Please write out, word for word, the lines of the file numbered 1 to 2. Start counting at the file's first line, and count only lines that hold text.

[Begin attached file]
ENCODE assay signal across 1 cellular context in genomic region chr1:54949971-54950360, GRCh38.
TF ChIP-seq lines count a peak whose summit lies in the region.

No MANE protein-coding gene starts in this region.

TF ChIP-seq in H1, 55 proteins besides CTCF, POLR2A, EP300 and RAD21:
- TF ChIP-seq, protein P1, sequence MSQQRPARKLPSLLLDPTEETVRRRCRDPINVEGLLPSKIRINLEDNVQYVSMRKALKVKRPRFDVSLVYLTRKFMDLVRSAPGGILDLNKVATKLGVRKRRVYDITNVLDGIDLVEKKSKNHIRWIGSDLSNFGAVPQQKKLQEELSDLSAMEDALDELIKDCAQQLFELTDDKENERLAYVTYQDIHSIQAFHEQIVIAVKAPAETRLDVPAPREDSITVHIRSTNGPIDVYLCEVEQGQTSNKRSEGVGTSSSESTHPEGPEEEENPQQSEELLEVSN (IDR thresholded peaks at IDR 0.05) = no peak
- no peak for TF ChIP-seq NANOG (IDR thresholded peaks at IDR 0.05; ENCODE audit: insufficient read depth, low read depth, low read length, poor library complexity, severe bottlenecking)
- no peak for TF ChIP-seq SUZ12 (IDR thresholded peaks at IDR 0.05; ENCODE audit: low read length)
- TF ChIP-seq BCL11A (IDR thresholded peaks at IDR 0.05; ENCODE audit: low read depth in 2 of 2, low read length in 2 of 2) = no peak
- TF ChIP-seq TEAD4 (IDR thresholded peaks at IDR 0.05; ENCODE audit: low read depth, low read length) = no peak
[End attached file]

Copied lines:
ENCODE assay signal across 1 cellular context in genomic region chr1:54949971-54950360, GRCh38.
TF ChIP-seq lines count a peak whose summit lies in the region.